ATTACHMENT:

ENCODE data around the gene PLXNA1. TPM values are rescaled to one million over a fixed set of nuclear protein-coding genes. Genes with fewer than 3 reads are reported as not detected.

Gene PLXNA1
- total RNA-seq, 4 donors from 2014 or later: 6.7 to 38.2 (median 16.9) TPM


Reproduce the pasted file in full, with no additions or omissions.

ENCODE data around the gene PLXNA1. TPM values are rescaled to one million over a fixed set of nuclear protein-coding genes. Genes with fewer than 3 reads are reported as not detected.

Gene PLXNA1
- total RNA-seq, 4 donors from 2014 or later: 6.7 to 38.2 (median 16.9) TPM